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Axilea MU

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_ _
by Axilea MU

Wednesday, April 25, 2012
Rated "G" by the Author.
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Recent poems by Axilea MU
•  Simply-fire
•  In Transit
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           >> View all 270

(title was stolen)

Steal not
the intimacy:
flowers die in vain
in tasteless vases
they’re left, after the invasion
and theft
due to your Vanity.

Just shallow waters
and an ill-chosen yellow
for sand
watercolor passé
on a once miraculous desk
dry brushes with rust
love put to rest
the taste of failure
alluring test.

In the end, the charm was gone
knife scratched enamel
of expensive stainless smile, then
countless miles, centuries, sleepless nights,
storms and floods, even
no hocus-pocus drama
no deus ex machina
can cover the inconspicuous tragedy
that is due to your Vanity.

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Reviewed by Rafika Anderson (Reader) 5/6/2012
"Steal not the intimacy" absolutely captured my heart. Perfect opening line for a piece on trust and betrayal.
Reviewed by Amor Sabor 5/2/2012
There is no shortage of vanity stricken characters who ply the waters of thievery. Excellent expression, Axilea
Reviewed by Christine Tsen 4/30/2012
Everything about this is an awe-inspiring masterpiece right down to the title!
Reviewed by Mary Ann Biddinger 4/30/2012
Excellently captured watercolors of emotions Alexia.

Lady Mary Ann
Reviewed by D. Vegas 4/30/2012
Axilea, I will have to use Christine's words," You blow me away. "

Reviewed by Christine Alwin 4/29/2012
Brilliantly written, word play blows me away..the message is loud and clear..soaking it up!
Reviewed by Sheila Roy 4/29/2012
I love your approach here, Axilea. Original and true! Verse 2 made me feel sad, and left me wondering if ever my desk will collect dust and my pens will run dry from abandonment. Enjoyed.
Reviewed by John Flanagan 4/26/2012
i see in the context of the theme 'inconspicuous'
is perfectly right to modify 'tragedy' ...storm
in a teacup scenario; in the 'bigger picture' of the
world vanity is the shallowness that tempts the empty

once again, Axilea, you're there and you know

Reviewed by Jon Willey 4/26/2012
we are the whole of us, mankind, victims of self-esteem that far exceeds our innate abilities - how wonderfully you tell this story that intrigues the imagination - love stories ending in tragedy are always doomed by vanity - your poem entertains and educates with perspective Axilia - I wish you love and peace my dear friend - Jon Michael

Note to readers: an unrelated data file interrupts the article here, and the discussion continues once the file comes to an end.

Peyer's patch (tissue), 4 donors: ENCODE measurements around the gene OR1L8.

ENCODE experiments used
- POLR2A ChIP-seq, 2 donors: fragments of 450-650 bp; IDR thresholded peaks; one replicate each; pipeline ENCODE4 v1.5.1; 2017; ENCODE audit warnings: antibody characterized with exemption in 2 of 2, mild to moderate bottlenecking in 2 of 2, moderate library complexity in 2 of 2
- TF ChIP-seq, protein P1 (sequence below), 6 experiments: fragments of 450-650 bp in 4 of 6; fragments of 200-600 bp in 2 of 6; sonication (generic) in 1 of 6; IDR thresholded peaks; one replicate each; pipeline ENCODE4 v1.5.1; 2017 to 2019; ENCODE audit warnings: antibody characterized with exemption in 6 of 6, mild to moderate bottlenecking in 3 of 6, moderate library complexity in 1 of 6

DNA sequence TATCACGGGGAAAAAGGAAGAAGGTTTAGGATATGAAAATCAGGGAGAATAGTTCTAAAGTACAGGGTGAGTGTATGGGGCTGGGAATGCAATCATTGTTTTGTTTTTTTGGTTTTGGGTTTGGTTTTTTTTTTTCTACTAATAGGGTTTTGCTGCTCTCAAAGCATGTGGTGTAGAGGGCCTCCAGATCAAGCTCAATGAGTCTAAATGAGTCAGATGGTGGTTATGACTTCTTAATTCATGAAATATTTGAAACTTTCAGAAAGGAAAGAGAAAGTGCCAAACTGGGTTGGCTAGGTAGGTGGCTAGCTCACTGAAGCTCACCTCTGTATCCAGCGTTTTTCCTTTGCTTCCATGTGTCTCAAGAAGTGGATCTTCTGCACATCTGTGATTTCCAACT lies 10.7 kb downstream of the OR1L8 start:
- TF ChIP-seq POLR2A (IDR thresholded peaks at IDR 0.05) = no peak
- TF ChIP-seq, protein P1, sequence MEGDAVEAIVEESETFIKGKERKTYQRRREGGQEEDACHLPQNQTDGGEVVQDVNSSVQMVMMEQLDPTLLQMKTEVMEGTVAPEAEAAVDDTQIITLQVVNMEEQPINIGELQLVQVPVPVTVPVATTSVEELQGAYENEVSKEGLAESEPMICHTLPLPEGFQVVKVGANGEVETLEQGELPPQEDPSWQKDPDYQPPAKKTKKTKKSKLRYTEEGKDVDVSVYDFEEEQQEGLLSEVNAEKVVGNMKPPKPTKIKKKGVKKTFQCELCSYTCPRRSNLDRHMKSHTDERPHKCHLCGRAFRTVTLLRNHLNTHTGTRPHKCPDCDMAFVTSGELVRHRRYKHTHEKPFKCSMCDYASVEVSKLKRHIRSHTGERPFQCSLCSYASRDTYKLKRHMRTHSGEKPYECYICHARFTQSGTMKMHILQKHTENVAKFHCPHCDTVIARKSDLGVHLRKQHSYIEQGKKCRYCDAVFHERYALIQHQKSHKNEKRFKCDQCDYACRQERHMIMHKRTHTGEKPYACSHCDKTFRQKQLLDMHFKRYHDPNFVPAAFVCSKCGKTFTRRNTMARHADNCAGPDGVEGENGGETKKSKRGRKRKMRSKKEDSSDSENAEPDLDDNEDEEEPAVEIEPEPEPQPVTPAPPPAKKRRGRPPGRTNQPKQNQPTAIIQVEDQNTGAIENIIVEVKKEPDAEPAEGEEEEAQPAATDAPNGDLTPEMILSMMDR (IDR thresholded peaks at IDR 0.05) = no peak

Reviewed by Patrick Granfors 4/26/2012
You're so vain...I bet you think this poem is about you;-) Patrick
Reviewed by Ronald Hull 4/26/2012
You have a wonderful way of expressing emotions. In this case, stolen love never returned.

Reviewed by jude forese 4/26/2012
vanity is the destructive machine of mankind ... though i have to say, sometimes the vehicle of vanity is the reflection of justifiable self-esteem ...

as always, uniquely clever imagery and motif ...
Reviewed by Lily of Lough Neagh C. Dennis-Woosley 4/26/2012
How sad that another due to their own arrogance could possibly think that would work. Excellent write, gives others something to think about.

Love and Light
Reviewed by Jerry Bolton 4/26/2012
Vanity. Stupid should be said in the same breath.
Reviewed by Paul Judges 4/25/2012
Very good, Axilea
Reviewed by Douglas Bentley 4/25/2012
Very cleverly written
The rest of my review was stolen!
Reviewed by RWE SAYS BYE 4/25/2012
winning close to the mark here would press the noblesse oblige of an homage due to your vanity were I to tell how much these lines mean to me... elegant, clean, refined, sophisticated and super-subtle edge close to the perimeter of the passions outlined in this winsome, gambit... I feel the need to counter... watch out...
Reviewed by Charlie 4/25/2012
I'm imagining the Deus ex Machina as The Cat in the Hat in his little put-it-backer machine (squeak, clank, whirr). And just what would he put back? No, here there's mystery-- nameless mystery, and somehow less loneliness, I think, than if things were put back to rites (I didn't say "rights").

The poem builds from the first strophe, which is full of V's (vain, vases, invasion, vanity) and feels sort of barren. The second has some repeting vowel sounds and rhymes (O's and w's, desk-rest-test) and has some visual imagery in pastels of yellows and rust--feels less barren than sort of dumpy. In the end strophe, is the climax--knife scratching enamel smiles and storms and floods, subtly woven throughout that part are the softer n's, m's cutting short hissing s's, culminating in "silence..." It winds down at that point with what feels like an emptying stage-- actors limping away, and the reader/theater feeling the gutteral effects of the play (on words)--(c's in hocus-pocus, ex machina, can, cover, inconspicuous). V ends the poem again, but it's an empty victory.

The pic you posted is perfect for the piece, sets the perfect tone. Hope to read more of you soon. --Charlie

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